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Layers of Fear 2 (PS4) Review: A satisfying mix of nostalgia and stage fright

Deep story, very creative, and cliched.

I know what everyone is saying. ENOUGH WITH THE WALKING SIMULATORS! Layers of Fear 2 may have the look of a walking simulator with jump scares, but the sequel offers atmospheric settings, puzzles to solve, and a whole lot of mannequins. There is also an engaging story, choices which affect the game, and multiple endings. There is a lot more here than reading letters and opening doors. But is it enough?

Layers of Fear 2 puts the player in the role of a renowned actor. A movie is being shot on a luxurious ocean liner. Over the course of the game’s eight hours the story unravels. The protagonist of the story is dealing with a past they would rather forget while also coping with an overbearing director. There are also themes of sanity and control.

There is much more to the story which unfolds in acts. Much like a good movie, the story will draw players in at the beginning with an intriguing premise. It seems obvious why the actor is here, but do they really want to be? Is the director friend, foe, or something in between? The narrative is strong enough to keep those who play on board through the end, but it is a bumpy ride.

Layers of Fear 2 can be very cliched. This is seen most obviously in its use of mannequins. It seems like at the end of each corridor or behind every door you open are mannequins. And when there are mannequins in a horror story, there is only one thing they can do. This is the case here as the inanimate objects seem to move whenever the player turns their head.

Even though it is something that has been seen many times before, it works. Quite simply, there are time honored traditions in horror that will always instill unease in the audience. Creepy mannequins are one of those tropes. They are also used perfectly in Layers of Fear 2. Not only are they there to make players scared, they even become actors in the tale.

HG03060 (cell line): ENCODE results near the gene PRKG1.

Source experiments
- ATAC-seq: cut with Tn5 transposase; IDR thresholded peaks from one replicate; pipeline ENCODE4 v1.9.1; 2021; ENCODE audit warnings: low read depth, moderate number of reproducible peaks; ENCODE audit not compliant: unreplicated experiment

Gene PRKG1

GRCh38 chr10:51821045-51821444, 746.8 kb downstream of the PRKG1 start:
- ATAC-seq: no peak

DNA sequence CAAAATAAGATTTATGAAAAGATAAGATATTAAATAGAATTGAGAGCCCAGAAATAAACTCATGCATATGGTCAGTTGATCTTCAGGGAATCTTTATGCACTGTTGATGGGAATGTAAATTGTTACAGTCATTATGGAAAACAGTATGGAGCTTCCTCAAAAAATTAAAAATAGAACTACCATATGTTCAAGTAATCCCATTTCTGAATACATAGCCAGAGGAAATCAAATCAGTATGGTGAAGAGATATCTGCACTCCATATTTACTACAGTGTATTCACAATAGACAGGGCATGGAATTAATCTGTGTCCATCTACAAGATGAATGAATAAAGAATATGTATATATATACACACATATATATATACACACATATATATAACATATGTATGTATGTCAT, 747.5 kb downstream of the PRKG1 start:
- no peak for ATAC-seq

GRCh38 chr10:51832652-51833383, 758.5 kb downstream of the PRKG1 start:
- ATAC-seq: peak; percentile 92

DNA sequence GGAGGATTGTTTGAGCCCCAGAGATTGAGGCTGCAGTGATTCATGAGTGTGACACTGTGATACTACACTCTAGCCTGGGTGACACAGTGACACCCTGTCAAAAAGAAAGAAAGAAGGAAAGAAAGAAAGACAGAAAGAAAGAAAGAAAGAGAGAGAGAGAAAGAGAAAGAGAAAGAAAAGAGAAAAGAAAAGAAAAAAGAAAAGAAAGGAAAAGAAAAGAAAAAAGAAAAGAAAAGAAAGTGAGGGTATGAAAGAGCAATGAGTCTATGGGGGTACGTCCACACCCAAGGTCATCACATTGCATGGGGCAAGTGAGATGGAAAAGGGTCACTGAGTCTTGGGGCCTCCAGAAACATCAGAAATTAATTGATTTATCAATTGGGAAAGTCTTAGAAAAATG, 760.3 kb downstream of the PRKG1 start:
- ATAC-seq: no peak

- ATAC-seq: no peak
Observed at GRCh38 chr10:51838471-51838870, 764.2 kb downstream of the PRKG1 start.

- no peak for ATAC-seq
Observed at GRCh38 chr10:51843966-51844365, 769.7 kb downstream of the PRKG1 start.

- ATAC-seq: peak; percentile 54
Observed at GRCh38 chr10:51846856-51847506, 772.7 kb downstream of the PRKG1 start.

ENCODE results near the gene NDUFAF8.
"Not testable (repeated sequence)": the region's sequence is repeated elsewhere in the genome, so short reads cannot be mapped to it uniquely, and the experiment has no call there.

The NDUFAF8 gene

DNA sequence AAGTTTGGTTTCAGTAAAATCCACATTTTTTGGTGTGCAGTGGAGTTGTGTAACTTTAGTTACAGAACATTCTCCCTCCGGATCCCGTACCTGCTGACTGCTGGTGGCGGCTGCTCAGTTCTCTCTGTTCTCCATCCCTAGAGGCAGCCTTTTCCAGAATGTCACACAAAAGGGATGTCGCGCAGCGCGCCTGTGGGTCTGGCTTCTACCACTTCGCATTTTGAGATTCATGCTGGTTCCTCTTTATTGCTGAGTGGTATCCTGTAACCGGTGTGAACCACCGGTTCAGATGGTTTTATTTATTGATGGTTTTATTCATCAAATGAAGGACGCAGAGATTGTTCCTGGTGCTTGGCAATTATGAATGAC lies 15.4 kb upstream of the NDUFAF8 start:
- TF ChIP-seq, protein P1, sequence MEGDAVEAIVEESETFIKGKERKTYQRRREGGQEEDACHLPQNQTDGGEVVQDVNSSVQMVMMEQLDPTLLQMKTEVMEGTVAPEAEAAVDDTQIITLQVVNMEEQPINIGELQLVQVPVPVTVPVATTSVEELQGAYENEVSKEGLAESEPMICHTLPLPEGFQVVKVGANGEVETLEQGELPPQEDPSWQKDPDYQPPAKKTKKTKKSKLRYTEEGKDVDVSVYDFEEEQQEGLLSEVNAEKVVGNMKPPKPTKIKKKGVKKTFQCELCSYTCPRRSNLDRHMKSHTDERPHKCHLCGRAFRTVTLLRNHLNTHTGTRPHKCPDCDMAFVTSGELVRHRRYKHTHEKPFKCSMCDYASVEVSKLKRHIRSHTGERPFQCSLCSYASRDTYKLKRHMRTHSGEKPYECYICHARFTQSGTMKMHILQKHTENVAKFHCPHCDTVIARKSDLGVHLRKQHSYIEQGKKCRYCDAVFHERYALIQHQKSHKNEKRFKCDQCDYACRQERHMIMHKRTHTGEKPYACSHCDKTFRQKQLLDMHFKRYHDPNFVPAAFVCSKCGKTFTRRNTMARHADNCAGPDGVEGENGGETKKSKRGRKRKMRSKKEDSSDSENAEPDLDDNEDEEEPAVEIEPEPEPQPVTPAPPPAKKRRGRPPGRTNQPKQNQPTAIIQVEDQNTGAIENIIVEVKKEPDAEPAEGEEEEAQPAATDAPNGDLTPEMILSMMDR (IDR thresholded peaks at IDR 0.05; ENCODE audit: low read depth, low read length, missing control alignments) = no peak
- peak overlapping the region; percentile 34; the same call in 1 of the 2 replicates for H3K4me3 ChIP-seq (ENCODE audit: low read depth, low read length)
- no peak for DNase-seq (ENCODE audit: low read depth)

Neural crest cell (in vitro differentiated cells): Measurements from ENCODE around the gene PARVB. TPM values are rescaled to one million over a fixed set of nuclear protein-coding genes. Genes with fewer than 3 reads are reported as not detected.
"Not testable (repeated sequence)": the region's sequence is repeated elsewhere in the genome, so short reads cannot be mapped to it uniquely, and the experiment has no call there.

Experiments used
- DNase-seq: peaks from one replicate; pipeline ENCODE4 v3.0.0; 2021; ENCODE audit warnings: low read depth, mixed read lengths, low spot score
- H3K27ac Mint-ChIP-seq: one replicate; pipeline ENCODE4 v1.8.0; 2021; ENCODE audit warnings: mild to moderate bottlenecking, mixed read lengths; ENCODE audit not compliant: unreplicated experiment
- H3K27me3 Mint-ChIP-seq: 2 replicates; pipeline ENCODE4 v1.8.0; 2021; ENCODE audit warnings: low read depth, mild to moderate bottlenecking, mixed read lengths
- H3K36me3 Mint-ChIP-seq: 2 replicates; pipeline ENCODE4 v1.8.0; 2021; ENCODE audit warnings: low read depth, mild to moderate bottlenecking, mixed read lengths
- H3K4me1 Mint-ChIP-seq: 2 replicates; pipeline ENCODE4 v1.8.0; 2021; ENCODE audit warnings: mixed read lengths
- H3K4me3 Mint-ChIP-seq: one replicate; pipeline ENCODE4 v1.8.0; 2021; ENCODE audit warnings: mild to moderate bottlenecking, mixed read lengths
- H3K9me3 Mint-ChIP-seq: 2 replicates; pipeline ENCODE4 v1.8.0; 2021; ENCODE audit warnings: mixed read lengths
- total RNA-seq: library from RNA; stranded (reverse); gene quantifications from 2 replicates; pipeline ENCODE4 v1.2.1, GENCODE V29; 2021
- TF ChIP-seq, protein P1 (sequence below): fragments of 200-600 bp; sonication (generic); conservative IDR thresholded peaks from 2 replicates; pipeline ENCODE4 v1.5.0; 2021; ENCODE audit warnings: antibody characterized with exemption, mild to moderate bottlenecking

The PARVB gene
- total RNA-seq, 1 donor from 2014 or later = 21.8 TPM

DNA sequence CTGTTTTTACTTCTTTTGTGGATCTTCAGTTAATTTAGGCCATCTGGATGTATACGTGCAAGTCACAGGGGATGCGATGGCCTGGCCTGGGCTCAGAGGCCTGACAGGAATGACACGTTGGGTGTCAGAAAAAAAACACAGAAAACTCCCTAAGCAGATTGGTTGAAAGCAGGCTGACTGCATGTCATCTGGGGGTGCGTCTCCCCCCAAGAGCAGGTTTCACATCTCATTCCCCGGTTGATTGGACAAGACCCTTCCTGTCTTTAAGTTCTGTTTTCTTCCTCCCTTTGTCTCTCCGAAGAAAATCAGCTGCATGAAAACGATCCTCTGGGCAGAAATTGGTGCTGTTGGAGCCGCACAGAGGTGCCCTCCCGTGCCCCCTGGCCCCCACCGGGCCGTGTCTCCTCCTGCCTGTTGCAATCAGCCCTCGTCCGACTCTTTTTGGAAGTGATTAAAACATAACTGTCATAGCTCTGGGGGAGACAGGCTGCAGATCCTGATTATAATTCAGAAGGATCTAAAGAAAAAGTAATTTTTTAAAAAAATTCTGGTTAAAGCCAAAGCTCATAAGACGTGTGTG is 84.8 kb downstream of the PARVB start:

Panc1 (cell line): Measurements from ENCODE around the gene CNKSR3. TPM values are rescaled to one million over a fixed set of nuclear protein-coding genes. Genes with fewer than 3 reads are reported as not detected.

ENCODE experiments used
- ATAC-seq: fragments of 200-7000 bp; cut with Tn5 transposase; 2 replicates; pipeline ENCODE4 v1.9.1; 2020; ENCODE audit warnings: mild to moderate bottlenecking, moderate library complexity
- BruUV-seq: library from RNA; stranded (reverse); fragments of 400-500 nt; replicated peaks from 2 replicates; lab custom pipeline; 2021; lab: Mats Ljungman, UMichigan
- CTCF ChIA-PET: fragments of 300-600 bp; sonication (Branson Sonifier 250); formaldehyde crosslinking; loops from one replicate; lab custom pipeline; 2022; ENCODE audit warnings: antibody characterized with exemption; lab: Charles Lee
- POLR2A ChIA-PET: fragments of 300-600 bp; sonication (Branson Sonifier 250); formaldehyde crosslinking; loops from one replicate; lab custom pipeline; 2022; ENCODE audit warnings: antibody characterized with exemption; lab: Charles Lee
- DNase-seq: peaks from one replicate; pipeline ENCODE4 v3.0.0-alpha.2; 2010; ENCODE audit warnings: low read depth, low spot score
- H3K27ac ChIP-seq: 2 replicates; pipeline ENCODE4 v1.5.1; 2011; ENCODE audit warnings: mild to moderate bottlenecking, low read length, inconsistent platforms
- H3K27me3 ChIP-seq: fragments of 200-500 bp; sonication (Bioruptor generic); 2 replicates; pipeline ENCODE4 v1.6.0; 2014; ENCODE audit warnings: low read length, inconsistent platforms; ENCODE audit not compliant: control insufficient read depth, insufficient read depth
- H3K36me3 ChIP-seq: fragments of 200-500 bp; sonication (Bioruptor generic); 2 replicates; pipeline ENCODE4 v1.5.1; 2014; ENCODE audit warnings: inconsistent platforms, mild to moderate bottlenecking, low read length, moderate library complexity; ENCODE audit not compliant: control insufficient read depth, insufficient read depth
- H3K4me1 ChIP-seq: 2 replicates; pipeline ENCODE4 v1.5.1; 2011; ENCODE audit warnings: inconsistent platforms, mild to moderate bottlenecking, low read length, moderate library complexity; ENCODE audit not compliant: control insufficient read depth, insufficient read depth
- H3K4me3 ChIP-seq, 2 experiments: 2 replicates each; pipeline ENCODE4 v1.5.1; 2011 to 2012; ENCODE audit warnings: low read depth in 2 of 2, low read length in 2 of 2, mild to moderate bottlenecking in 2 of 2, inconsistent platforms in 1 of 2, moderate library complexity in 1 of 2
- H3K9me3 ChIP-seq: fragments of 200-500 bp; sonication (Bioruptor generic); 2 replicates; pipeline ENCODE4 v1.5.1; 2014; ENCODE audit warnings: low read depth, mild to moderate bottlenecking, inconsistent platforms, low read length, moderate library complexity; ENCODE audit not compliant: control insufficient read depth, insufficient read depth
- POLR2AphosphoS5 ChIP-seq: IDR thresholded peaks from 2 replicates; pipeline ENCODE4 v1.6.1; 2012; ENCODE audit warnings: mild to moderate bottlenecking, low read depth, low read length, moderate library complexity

Regrettably, the jump scares are not as creative. Occasionally, they will succeed in scaring the player, but just as often, it is easy to telegraph them. Jump scares have become so overused in gaming this is less of a knock against the game itself and more of a statement about how uneven the game can be. There is an excellent scene where the actor is trapped in a corridor by flames in front of them. The obvious solution is to turn around, but Layers of Fear 2 offers an ingenious moment that amps up the fear factor. It is a shame this creativity is not seen more.

Layers of Fear 2 has a great atmosphere. Much like mannequins, being trapped in luxurious surroundings (an ocean liner is as effective as a mansion) is an aspect of the horror genre audiences can always connect with. This is not a game that tests the limits of the PlayStation 4’s capabilities like Red Dead Redemption 2, but it is just as beautiful in its own way. Players will find themselves admiring the world they are in.

The story does start to feel a little long. Though the game tries to keep players engaged with different puzzles and its nuanced story, there is not much variety. Before long, the plot amounts to walk down this corridor, open this door, be scared. Even worse, the game has some frustrating chase scenes that if failed lead to instant death. It makes sense; you are just an actor, after all. Still, the game is frightening enough without adding a layer of run and hide or die.

Layers of Fear 2 almost sounds like it is too artsy for its own good. There are numerous references to movies, the plot deals with an artist fighting madness, and an argument can be made that a knowledge of the technical side of film and acting will increase its enjoyment. It does have its flaws, but Layers of Fear 2 is a creative and engaging game that scares by being familiar and offering something new.

Layers of Fear 2 (PS4)
Is it good?
A deep story balanced well with horror tropes makes this one of the better psychological horror games on the PS4.
Great atmosphere
A nuanced story
Subverts horror tropes
Can be repetitive and cliche

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